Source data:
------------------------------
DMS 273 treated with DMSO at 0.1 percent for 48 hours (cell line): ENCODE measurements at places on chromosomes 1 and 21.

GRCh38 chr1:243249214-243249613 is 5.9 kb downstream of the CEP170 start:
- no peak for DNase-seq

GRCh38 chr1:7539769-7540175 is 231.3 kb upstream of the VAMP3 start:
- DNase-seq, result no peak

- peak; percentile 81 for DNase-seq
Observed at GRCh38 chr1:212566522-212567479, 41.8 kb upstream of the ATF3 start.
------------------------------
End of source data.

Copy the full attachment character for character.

DMS 273 treated with DMSO at 0.1 percent for 48 hours (cell line): ENCODE measurements at places on chromosomes 1 and 21.

GRCh38 chr1:243249214-243249613 is 5.9 kb downstream of the CEP170 start:
- no peak for DNase-seq

GRCh38 chr1:7539769-7540175 is 231.3 kb upstream of the VAMP3 start:
- DNase-seq, result no peak

- peak; percentile 81 for DNase-seq
Observed at GRCh38 chr1:212566522-212567479, 41.8 kb upstream of the ATF3 start.